Toys for EMT?

pk

Joined
Feb 5, 1999
Messages
124
My brother's birthday is coming, and a need a gift! He works as an engineer, but finds his "fun" working as an EMT. I was considering getting him a reasonable knife, but I'm not sure he has the interest. I've never seen him carry more than an SAK, or a clip-it box cutter type tool, or shears. Any ideas as to what I can look into, knife or non-knife?
pk
 
Cold Steel (I think) makes a folding, serrated, sheeps-foot blade knife. The serrations are good for cutting through materials such as seat-belt webbing, and the sheeps-foot point minimizes the chance of stabbing a potential rescuee while sawing through the seat belt.
 
I am the same thing, engineer by day, emt at night and on the weekends.

Spyderco Rescue. You will lose it eventually, but you can find them for a good price, and guarenteed he will use it!


--Doug
 
To me, the very best sheepsfoot rescue knife is the Myerchin A500, retail $55.

Very thin and flat, so that even being a fixed-blade it can be carried as easily as a folder...it'll also be far easier to keep very clean, lacking a pivot.

See also www.myerchin.com - these guys are taking 440A steel to the absolute limit, them and SOG are the only ones who seem able to make *good* 440A blades.

Another thing: Mad Dog tested the ATAK with a police agency that was interested in a car extraction tool that every cop and EMT could carry. With no training some cops punched a hole in the roof of a car big enough to extract a victim and so fast that they easily beat the "jaws of life" gang assuming the Jaws people had a mild response time. The ATAK or Pigmy ATAK in 1/4" stock would both be able to pull this trick off...the Taiho and YFA probably could too. That's a lot of bux, although you sometimes see a used Pygmy ATAK go for a hair under $300.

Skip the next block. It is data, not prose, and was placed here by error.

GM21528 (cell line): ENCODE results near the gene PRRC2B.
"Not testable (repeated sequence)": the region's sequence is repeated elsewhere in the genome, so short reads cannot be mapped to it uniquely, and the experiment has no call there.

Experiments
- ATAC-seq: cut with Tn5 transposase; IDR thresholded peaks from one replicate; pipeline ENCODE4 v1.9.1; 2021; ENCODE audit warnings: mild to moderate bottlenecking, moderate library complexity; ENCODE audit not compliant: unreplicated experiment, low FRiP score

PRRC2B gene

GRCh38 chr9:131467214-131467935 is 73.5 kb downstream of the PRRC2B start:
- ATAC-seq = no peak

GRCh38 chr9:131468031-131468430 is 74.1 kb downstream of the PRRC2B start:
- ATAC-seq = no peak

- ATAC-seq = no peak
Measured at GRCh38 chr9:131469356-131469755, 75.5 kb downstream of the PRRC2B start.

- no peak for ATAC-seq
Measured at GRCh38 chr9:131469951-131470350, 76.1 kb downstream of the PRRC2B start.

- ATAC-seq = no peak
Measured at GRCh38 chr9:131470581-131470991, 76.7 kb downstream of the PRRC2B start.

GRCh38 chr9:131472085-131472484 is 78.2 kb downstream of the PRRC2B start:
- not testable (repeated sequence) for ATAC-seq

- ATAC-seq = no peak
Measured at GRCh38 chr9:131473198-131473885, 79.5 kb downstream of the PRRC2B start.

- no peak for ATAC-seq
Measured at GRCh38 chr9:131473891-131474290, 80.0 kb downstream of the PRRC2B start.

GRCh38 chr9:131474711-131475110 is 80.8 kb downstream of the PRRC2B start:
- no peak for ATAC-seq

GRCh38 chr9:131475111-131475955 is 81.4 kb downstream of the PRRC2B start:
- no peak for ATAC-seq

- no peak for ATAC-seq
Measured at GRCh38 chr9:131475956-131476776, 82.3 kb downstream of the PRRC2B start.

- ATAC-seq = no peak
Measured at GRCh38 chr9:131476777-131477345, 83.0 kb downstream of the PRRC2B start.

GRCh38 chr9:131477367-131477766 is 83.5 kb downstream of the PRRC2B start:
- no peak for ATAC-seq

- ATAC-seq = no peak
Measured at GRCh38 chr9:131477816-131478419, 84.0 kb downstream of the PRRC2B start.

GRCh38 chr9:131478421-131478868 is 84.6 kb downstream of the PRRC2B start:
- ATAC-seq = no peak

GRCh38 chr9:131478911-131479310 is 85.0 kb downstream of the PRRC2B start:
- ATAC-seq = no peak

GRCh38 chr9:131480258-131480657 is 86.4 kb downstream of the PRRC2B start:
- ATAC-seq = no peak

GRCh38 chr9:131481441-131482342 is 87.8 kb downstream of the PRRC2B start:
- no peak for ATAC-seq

Jim March
 
pk,

I went through this same exercise last June on rec.knives and all existing forums. My son is an active duty navy corpsman serving with the marines. I received over 3 dozen inputs from current or former military and civilian medics and EMTs. What was preeminent was the need for a small sharp cutter that could be accessed immediately. Opinions were quite split on folders including the "rescue" types.

What we ended up with was a Spyderco Moran small fixed blade in VG-10. This was coupled to a new sheath design created for me by Edge-Works which allows attachment/carry in more ways than I had imagination. Suffice it to say that this combo has proved its worth in the field. I recommend it to you for your consideration.

-=[Bob]=-
 
Bob; it is true that Erich was sent into the field with a Spyde Moran. Only. I was shocked; SHOCKED, I tell you.

Suffice to say that Erich Allman, USN, now has a Mad Dog ATAK2, and a BM975BST to augment the rather meager edged weapon supply provided by pater dearest.
wink.gif


What every EMT uses for extraction most often is trauma shears. The big scissors with large plastic loops for fingers and thumbs, so they can be used with heavy gloves on, and the blunt tips are angled at about 30 degrees at the pivot point. These tend to get lost frequently, so get a couple. They are only about $6 or $7 a pair.

The problem, you see, is that you need to cut someone's seatbelt very rarely, and are in a big hurry when you do so; so what do you do with the knife when you stop cutting? Stick it in the sheath? No time. You can stick the trauma scissors into your belt or waistband (blades closed, of course).

Further, if you are dealing with a dazed person, you are a lot less threatening bending over him with a pair of scissors in your hand than with a knife in your hand.

Sure, I carry a prybar in my car, and a pATAK on my belt, but I also have my trauma scissors, and they are the only thing I have ever used at an accident scene.

Walt Welch MD
 
Thanks for the replies! I'm still pondering it over (I still have a some time, for now